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NHS health records to go online

Source PA News

Updated on 10 August 2009

NHS patients will be able to read their medical records online under Tory proposals.

IT giants such as Google or Microsoft could host the information which would be accessed securely via personal computers in the way bank account details are, the party said.

The proposal comes after an independent review of NHS IT commissioned by shadow health minister Stephen O'Brien.

It is also calling for an overhaul of IT provision within the health service, allowing local trusts to choose their computer systems from a catalogue of agreed providers rather than having it provided centrally.

The Government's £12 billion scheme to computerise every patient's health records - thought to be the world's biggest civilian IT project - has been plagued by problems and delays over recent years.

According to the Conservative review, patients could improve communications with their doctors by adding details or share experiences online with others facing similar health problems.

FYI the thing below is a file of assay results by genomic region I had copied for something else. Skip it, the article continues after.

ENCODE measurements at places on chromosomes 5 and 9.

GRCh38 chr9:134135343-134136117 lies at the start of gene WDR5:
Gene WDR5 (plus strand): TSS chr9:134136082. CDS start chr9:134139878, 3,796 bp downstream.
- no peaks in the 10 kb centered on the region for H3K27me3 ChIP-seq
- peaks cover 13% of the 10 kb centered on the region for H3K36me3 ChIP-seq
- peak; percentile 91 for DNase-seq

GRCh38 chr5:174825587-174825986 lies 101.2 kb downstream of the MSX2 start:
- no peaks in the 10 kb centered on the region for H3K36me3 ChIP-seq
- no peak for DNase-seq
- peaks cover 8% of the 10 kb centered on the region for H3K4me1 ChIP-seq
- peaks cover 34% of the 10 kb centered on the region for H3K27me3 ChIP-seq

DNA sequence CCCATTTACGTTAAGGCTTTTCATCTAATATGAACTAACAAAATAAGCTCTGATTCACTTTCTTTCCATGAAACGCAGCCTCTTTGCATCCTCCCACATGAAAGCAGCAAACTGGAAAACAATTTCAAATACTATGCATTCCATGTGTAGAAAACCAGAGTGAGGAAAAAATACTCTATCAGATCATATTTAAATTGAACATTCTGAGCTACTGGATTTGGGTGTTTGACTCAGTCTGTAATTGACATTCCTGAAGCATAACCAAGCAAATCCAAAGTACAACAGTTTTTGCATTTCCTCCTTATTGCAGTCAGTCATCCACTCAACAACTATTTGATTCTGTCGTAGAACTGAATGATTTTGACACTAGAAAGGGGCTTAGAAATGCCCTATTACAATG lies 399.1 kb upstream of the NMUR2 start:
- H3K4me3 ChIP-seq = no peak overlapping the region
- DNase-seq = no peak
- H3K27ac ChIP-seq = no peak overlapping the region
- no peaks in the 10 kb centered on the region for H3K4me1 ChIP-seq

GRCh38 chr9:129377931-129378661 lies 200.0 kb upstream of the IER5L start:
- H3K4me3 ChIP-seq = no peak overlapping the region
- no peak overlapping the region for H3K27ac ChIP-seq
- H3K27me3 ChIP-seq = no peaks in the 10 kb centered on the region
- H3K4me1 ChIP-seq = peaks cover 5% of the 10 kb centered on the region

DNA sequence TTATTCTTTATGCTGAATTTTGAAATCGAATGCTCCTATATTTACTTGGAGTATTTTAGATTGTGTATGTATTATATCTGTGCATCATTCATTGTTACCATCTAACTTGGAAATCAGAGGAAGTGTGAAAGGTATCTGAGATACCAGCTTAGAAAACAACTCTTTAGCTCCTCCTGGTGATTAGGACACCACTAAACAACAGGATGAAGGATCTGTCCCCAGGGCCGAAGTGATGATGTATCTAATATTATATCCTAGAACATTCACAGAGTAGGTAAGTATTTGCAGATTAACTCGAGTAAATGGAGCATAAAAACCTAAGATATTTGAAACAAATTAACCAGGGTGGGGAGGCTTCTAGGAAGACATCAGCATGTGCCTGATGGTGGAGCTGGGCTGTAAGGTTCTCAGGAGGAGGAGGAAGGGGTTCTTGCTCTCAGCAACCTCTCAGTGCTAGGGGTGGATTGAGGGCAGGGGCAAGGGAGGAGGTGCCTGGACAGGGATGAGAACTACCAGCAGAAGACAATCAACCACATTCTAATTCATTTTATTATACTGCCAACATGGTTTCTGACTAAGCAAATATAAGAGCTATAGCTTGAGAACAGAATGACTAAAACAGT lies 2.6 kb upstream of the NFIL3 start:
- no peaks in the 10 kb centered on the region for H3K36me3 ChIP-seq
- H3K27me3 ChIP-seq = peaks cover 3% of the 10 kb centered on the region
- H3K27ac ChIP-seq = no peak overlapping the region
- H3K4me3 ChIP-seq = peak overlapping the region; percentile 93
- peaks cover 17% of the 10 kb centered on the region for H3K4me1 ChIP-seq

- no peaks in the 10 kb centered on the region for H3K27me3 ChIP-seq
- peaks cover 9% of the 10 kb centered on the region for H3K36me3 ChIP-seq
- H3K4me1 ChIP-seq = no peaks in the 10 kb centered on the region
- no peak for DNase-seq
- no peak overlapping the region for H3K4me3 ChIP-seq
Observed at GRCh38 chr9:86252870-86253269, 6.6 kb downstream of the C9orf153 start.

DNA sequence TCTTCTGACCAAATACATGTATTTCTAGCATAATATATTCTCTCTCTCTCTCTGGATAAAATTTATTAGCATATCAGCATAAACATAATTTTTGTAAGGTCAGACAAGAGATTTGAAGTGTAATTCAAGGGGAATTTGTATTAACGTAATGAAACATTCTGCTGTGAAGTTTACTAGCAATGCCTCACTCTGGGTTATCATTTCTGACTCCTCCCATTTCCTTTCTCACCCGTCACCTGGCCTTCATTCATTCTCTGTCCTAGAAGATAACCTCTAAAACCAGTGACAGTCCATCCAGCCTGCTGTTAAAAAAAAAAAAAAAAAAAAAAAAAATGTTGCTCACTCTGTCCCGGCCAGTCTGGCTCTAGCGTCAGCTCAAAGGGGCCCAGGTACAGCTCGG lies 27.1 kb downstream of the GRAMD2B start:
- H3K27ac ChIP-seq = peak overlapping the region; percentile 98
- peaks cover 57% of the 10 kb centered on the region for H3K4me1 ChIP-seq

Similar schemes are already used in the United States and Canada, where a local record is also held by the doctor overseeing a patient's care.

There would be consultation with patients and doctors over the extent to which records could be edited - including the possibility individuals could choose to delete information.

Mr O'Brien said: "Giving patients greater control over their health records is crucial if we are to make the NHS more patient-centred.

"Labour's attitude to our personal data is misguided. They seem to think they own it and, all too often, they have been appallingly careless in looking after it."

These news feeds are provided by an independent third party and Channel 4 is not responsible or liable to you for the same.

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